Patrick Modiano always owes the interplay of forgetting and remembering to the names of people and places. The magic that emanates from them is quite different from that of Marcel Proust, whose memory fetishism Modiano shares.

For Proust’s narrator, place names, names in general, serve to arouse a desire for certain places or people. In this way he imagines them to be even more beautiful and grandiose than they are, and he is then repeatedly confronted with the less beautiful reality. But also with the habit of doing her work without pity, as in the case of Madame de Guermantes.

With Modiano, on the other hand, the many names are the engines of memory. If this does not want to appear at all, at least the names remain as a remnant. For example, in the “Strafverlass” novel there is a list with the names of 25 car repair shops that have long since ceased to exist.

And what is it called in “On the way to Chevreuse”? “Auteuil. The name sounded strange. Auteuil.” Or: “Chevreuse. The name might attract other names like a magnet.” Or, about Guy Vincent, “Maybe just the simple sound of that name impressed him.”

It all begins with the names, then memory sets in and Bosmans strives to bring the past to life. Dark mysteries lurk in this in turn, since criminals also accompanied the life of young Jean.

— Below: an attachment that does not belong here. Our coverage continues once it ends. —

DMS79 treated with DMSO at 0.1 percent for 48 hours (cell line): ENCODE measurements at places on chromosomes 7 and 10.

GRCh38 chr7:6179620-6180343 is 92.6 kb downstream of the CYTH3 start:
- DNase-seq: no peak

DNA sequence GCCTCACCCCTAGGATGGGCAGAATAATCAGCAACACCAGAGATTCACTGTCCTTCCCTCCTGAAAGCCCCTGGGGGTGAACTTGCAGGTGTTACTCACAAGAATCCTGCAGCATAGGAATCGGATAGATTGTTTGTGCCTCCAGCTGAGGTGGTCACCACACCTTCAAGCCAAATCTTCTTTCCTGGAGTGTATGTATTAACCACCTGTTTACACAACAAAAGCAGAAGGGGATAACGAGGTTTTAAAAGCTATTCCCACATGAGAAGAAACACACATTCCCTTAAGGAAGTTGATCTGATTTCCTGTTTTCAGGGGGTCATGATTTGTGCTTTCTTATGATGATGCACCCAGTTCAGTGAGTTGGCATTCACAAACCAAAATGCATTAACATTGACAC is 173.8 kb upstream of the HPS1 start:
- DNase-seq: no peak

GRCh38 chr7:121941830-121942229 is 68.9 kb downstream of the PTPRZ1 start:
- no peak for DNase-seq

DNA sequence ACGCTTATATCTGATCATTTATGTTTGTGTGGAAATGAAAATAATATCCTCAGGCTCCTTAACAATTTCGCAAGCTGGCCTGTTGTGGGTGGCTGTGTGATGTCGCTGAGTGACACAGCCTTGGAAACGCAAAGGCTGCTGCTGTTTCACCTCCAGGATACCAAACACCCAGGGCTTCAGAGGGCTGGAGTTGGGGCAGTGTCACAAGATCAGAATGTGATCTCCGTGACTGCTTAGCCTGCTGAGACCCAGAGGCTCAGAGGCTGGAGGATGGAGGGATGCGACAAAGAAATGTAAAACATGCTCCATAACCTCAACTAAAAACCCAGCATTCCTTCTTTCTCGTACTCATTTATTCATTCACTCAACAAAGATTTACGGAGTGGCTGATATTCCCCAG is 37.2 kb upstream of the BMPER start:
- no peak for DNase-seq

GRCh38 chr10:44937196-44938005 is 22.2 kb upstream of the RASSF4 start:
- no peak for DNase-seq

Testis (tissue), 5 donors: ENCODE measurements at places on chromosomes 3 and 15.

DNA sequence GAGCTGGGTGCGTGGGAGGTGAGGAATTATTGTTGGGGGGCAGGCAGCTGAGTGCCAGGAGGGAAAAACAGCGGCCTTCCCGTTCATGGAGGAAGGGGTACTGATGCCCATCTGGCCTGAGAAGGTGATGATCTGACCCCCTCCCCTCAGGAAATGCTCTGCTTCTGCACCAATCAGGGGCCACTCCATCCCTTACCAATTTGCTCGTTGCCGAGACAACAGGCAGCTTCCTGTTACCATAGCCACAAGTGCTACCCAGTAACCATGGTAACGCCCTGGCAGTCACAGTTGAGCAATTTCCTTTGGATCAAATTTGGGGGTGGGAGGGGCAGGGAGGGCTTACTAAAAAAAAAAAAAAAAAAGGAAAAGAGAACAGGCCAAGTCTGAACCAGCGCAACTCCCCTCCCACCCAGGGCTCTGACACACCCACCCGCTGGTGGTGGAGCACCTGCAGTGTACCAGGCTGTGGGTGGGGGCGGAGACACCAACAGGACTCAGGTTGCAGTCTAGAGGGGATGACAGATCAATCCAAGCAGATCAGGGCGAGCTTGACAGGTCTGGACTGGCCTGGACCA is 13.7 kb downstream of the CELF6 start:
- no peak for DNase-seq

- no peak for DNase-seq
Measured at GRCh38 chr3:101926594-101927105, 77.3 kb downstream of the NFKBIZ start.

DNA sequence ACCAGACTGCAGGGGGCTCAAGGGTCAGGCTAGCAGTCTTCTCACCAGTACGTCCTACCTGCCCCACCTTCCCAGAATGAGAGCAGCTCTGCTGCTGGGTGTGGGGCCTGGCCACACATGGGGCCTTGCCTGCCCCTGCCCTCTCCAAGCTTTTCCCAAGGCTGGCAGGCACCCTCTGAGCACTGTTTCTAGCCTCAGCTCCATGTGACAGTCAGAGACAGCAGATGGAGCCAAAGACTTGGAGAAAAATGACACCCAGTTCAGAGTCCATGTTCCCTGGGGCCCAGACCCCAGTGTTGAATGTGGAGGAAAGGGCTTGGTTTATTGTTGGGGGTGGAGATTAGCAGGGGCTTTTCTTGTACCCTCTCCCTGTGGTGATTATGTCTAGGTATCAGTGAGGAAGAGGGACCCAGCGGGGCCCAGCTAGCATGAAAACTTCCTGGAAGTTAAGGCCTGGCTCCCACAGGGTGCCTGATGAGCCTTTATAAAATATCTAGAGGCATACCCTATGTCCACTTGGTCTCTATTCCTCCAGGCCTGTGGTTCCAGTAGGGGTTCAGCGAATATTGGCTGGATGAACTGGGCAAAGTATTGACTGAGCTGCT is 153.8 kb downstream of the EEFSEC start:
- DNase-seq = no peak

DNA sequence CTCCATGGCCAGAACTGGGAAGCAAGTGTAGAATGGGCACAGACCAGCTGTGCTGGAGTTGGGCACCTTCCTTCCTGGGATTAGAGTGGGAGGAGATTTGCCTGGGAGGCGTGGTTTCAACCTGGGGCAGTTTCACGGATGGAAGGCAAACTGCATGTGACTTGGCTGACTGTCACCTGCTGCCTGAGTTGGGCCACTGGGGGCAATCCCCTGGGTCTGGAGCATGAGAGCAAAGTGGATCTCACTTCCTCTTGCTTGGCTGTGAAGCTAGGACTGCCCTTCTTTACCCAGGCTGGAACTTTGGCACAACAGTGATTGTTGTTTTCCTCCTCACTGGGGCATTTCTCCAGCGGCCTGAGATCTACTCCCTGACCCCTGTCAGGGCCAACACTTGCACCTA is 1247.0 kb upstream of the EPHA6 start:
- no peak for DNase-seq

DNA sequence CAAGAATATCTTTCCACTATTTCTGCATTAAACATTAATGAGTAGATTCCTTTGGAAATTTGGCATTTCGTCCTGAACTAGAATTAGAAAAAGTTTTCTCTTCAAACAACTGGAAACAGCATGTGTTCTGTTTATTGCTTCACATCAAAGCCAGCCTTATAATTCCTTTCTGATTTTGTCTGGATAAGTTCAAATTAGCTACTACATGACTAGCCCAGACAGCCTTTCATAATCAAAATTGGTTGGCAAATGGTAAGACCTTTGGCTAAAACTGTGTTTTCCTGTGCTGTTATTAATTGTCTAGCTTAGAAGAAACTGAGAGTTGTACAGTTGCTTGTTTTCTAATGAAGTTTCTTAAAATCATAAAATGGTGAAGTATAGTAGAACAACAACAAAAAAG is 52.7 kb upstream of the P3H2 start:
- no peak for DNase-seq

Even “penalty release” ends with the police searching the house on the Rue du Docteur-DordMidaine after all the adult residents except the children have been flown out. In “On the Road to Chevreuse” it is a room in which additional hiding places have been built into the walls.

Bosmans tries to make connections between the many characters and their names and to become aware of his story. Most importantly, he writes and turns all of this into a novel: “He had stolen their lives and even their names, and they would only exist in the pages of this book”.

It is not always easy to follow the story of this novel, which can hardly be described as such. Modiano often imperceptibly changes time levels, and these are primarily fragments of memory.

In “On the Road to Chevreuse”, Modiano names his poetology more openly than in a long time. The search for lost childhood and lost time is the supreme motif of his literature, and the transformation into a novel is paramount. The narrator is all the more grateful that over the years new details about “some of his characters”, about Camille Lucas, Martine Hayward, Guy (or just: Roger) Vincent and Rose-Marie Krawell have been brought to him: “What proved there were blurring lines between real life and fiction.”

This basically applies to the entire work of this writer. Again and again Patrick Modiano draws from his own life, he tries to fill the gaps in his memory. After all, it is only logical that “Unterwegs nach Chevreuse” ends with a dream: Some secrets of this novel, which in parts is not even that accessible, remain open.